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X-Men Origins: Wolverine

x-men-origins-wolverine

Because the movie doesn’t tell you, I’m going to:  Wolverine originated out of the pent-up rage and disillusionment with authority that most Americans felt in the wake of the Vietnam War and Watergate.   He is the superhero version of Dirty Harry, and was popular for the same reasons: he was inner moral and good-hearted, but outwardly brooding, angry, and subject to fits of rage.   He had no patience for red-tape, two-faced politicians, or discussions about moral ambiguity.   He has the power to do the right thing, and the attitude to not care less if others don’t like him.

Unfortunately, this is not the origin Marvel Comics, 20th Century Fox, and director Gavin Hood have chosen to cover in their new movie.   Instead, they want to show us how Wolverine got his claws.   Why anyone really cares is beyond me (it always bores and kind of disappoints me to learn how superheroes became superheroes) but the entire focus of “X-Men Origins: Wolverine” is his physical development.   Pyschologically, emotionally, and in every other potentially interesting way, he’s the same guy at the end of the movie as he is at the beginning: an outcast with anger issues and a general distrust of authority.   But we already knew that, from the other X-Men movies.   Which makes one wonder why one should bother with this one.

Well, for one thing, there are some really great slash-em-up action sequences.   Wolverine’s brother (who will eventually become Sabretooth) isn’t quite as nice as his sibling, and when the two split, he takes it personally.   They battle, and then battle again.   Liev Schrieber fills the skin of Sabretooth nicely, and seems to be the only one in the movie who is having any fun.   Everyone else is all angry, dark and growly.

And there are some new mutants/superheroes for us to meet, including Deadpool, Kestrel, Bolt/Maverick, The Blob, Silver Fox (and her sister Emma Frost,) and Agent Zero, though they are paraded in front of the camera, given a minute or two to show off their skills, and then never seen again.   It’s like a curtain call.   It’s not much like a movie, or even a decent comic book.

But let’s be honest.   A movie about Wolverine is not going to be about great characterization.  Wolverine himself isn’t that great a character; he’s simply the physical representation of the frustrated id.  He’s not very smart, or charismatic.  He’s certainly never allowed to say anything witty, a la Tony Stark or Bruce Wayne.  His utterances run more along the lines of “I come with you, I’m coming for blood” or “You wanted the animal…you got it” or his most famous: “I’m the best at what I do, but what I do isn’t very nice.”   All said in a hoarse and growly tone of voice, which Hugh Jackman nails, they can be awe-inspiring.  But they’re not very quotable.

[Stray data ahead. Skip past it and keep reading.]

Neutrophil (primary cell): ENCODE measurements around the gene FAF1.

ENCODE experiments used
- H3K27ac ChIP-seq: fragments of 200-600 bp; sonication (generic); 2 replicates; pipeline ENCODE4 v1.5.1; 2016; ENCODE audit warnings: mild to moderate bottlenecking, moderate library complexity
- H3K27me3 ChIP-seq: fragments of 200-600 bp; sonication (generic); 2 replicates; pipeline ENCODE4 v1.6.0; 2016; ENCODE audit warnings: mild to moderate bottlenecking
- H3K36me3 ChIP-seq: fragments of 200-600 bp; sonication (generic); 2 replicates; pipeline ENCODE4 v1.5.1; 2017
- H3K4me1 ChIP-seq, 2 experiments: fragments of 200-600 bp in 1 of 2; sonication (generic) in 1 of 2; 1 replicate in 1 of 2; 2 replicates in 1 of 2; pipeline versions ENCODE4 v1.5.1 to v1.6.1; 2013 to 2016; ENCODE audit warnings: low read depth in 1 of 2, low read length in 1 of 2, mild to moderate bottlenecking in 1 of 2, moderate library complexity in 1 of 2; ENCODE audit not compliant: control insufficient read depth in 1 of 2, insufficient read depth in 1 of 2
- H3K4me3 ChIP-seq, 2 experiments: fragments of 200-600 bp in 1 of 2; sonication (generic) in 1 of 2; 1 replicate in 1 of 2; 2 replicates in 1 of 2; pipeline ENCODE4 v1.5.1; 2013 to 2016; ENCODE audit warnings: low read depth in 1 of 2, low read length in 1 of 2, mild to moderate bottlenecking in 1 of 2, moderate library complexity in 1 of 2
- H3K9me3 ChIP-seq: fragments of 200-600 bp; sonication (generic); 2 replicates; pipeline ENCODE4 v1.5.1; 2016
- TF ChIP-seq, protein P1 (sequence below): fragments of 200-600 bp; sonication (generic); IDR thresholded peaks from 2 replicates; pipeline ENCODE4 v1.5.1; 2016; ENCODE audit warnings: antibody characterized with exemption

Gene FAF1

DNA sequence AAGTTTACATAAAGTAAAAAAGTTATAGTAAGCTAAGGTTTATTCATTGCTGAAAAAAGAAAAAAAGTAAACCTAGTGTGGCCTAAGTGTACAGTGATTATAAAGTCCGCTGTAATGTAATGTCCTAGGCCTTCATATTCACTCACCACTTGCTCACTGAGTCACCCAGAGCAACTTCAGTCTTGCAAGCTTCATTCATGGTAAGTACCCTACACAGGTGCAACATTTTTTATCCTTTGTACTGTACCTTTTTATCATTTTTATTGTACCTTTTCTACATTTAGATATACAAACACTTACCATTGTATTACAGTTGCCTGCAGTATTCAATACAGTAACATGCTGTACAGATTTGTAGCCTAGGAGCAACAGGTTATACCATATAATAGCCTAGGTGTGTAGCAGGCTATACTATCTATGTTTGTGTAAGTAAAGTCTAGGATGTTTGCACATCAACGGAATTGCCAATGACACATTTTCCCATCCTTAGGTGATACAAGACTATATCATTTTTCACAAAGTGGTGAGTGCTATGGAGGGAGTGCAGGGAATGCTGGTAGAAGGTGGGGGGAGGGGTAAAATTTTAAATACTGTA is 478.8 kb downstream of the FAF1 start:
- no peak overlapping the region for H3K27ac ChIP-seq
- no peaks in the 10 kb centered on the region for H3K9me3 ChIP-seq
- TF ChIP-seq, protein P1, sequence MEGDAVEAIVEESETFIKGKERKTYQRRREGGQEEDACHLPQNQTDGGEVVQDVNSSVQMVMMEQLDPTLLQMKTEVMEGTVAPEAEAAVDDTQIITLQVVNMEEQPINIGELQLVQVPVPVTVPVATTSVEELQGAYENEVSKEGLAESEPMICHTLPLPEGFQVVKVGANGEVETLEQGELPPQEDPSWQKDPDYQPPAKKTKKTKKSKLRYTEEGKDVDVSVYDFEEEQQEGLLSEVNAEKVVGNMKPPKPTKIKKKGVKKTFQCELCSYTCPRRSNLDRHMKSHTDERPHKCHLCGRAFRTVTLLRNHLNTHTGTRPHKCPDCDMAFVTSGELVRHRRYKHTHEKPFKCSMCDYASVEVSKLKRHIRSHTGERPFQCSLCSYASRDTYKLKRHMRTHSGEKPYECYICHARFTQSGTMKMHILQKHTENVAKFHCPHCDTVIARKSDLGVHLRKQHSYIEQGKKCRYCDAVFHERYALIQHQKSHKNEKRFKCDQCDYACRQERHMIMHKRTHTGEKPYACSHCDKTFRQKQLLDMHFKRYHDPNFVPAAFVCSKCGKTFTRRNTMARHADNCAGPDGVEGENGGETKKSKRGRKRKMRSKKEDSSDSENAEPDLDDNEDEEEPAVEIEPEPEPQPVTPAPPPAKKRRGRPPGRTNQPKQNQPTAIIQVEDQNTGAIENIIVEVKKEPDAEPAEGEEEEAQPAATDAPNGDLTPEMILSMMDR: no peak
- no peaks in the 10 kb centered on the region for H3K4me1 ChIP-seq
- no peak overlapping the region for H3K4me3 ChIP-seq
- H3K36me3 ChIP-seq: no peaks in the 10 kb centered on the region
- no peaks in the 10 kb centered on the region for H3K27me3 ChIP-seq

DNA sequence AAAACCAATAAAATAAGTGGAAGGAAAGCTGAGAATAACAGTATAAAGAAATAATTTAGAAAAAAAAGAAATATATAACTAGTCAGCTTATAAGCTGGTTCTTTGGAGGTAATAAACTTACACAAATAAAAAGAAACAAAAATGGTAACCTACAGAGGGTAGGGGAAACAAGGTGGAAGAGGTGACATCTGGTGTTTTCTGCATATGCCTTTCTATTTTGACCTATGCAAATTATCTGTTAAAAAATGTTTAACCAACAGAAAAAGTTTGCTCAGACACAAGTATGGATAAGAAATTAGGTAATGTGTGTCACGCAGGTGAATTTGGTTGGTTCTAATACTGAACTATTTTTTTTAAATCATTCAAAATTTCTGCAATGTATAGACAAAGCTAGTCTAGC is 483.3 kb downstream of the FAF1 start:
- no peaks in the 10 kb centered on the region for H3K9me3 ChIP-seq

The movie involves a super secret Black Ops team that all of these characters are a part of, though they mostly seem to hate each other.  It’s led by Colonel Stryker, who is willing to do anything to get his way, but mostly just ends up killing people to get his way.   When Logan, or James, or Wolverine, or whatever you want to call him, gets tired of all the killing he splits.

Cut to a scene some years later, and many miles away.   Now Logan has a hot girlfriend and a steady job involving an axe and a hard hat.   (But wait… why did we cut to a scene some years later, and many miles away?   Wouldn’t there be a much more interesting movie in that cut, in those years between, in the transition Logan has to go through from Ultimate Killing Machine to Decent Guy with Hot Girl on his arm?   A story about letting go of anger, letting someone get close, not killing your idiot boss?   Again, not the movie Fox and Hood and Marvel decided to make.  A pity….)

Stryker promptly shows up and kills the girl.   In fact, there’s a steady parade of normal people killed in this movie, almost always just shortly after they are introduced.  Stryker pulls a “Watchmen” — he tries to convince Logan that somebody, probably his brother, is killing all the old team off, one by one, and the only way to stop him is to suit up again.   Wolverine buys it, long enough to get equipped with the crazy claws, and for Stryker to take a swipe at his memory.   Then he goes berzerko, manages to get a few more innocent people killed, wins a motorcycle vs. helicopter battle, and ends up at 3 Mile Island, where he’s determined to kill Stryker and stop his little operation.

There have been a whole rash of movies made from comic books in the past couple of years, and some really good movies too.   As a result, I think more than a few people, myself included, have looked at comic books in a fresh light, discovering some great stories and characters amongst the pulp.   “Wolverine” is a reminder that there’s still pulp amongst the pulp.    It’s not a very good movie, and, really, it’s not based on a very interesting comic book character.   Clint Eastwood recently revisited his Dirty Harry character in “Gran Torino” showing us an angry old man who desperately needs to reevaluate his take on the world.   Maybe it’s time for Marvel to do the same thing with Wolverine.   That’d be a movie I’d feel a need to see.

Recommended

  • if you really like the “Dirty Harry” movies, and think Jason Bourne is a pansy.
  • if you are slavishly devoted to the “X-Men” franchise.
  • if you’d rather your hero be seriously bad-ass than clever and witty.

Not Recommended

  • if “plausibility” is a word in your vocabulary.
  • if you’re hoping this movie will surprise you by being better than it looks, like quite a few comic book movies have lately.   It won’t.
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